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By Joanna Boestel, Visit Amazon's Penelope Francks Page, search results, Learn about Author Central, Penelope Francks, , Choo Hyop Kim

A comparative learn which describes and analyses the contribution of agriculture to the economies of East Asia. in the past, little awareness has been paid to the rural zone which truly underpins business and advertisement improvement. lately, this zone has develop into the point of interest of more and more sour financial disputes, specifically over safety and using import price lists.
A comparative framework is used, utilising case experiences from Japan, Taiwan and South Korea to focus on either the typical features of agriculture's function in East Asian improvement, and lines specific to the political financial system of agriculture in each one kingdom.

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Extra info for Agriculture and Economic Development in East Asia: From Growth to Protectionism in Japan, Korea and Taiwan

Sample text

9 The East Asian countries, as they have joined the ranks of industrial nations, have proved no exception to this pattern. As industrialisation has proceeded, the share of agriculture in GDP and in total employment has rapidly declined and, as subsequent chapters will show, has now fallen to levels comparable to those of the industrial nations of Europe and America. At the same time, as resources have moved out of agriculture, rates of overall national self-sufficiency in agricultural products have also begun to fall andJapan in particular now ranks amongst the world’s largest food importing countries.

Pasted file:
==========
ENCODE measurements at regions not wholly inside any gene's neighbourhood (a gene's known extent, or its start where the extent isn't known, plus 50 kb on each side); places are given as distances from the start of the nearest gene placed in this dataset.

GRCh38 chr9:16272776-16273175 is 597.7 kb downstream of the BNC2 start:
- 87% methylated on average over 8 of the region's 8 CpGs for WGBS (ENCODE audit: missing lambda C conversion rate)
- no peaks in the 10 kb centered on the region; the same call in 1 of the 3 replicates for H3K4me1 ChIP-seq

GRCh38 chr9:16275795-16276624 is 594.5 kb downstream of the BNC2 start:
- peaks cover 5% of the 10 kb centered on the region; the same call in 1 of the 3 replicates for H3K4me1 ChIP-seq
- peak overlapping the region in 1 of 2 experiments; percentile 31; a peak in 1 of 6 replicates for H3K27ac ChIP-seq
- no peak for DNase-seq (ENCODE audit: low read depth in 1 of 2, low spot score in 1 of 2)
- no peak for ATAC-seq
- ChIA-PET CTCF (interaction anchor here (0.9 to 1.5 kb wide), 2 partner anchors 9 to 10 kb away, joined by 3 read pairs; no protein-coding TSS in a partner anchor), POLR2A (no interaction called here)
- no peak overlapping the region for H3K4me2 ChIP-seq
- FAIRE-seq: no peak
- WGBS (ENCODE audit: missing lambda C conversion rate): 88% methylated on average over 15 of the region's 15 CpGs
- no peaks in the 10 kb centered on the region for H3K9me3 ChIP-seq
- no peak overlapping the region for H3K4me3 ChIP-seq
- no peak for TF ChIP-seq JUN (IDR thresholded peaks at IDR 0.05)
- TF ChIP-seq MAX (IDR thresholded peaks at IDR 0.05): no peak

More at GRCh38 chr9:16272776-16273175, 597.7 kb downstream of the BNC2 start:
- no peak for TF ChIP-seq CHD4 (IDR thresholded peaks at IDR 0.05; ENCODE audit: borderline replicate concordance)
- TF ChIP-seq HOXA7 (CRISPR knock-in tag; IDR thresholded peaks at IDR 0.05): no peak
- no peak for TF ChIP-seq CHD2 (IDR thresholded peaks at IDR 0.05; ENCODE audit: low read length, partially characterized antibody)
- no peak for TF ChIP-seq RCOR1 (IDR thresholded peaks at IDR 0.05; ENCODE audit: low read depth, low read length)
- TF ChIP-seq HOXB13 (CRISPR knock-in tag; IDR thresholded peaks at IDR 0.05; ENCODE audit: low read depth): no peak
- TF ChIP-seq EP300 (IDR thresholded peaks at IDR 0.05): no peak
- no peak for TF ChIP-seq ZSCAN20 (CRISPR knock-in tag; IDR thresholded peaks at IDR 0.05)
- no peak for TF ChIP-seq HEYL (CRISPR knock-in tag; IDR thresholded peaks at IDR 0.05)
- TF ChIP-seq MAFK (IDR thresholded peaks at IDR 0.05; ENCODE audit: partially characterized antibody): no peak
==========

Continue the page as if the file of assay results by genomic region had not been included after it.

Meanwhile, increasingly well-off urban consumers are less and less concerned about the cost of the food which is taking up a smaller and smaller proportion of their budgets, whilst more and more are prepared to accept, or not to notice, high food prices in return for non-economic forms of satisfaction. Politicians may therefore be left with a relatively free hand to respond to the demands of farmers’ representatives. The consequence of this has been the emergence in almost all now-developed countries of an array of measures designed to maintain an agricultural sector larger than that which market forces and comparative advantage would produce.

It will look both at agriculture’s contribution to the first stages of industrialisation and at its long-term adjustment within an increasingly industrially-dominated economy, and will seek to pinpoint the factors which need to be considered in analysing agriculture’s part in East Asian development. First of all, however, it will be useful to outline the characteristics of East Asia’s particular mode of industrialisation as the context within which the region’s farmers made their contribution and formed their response.

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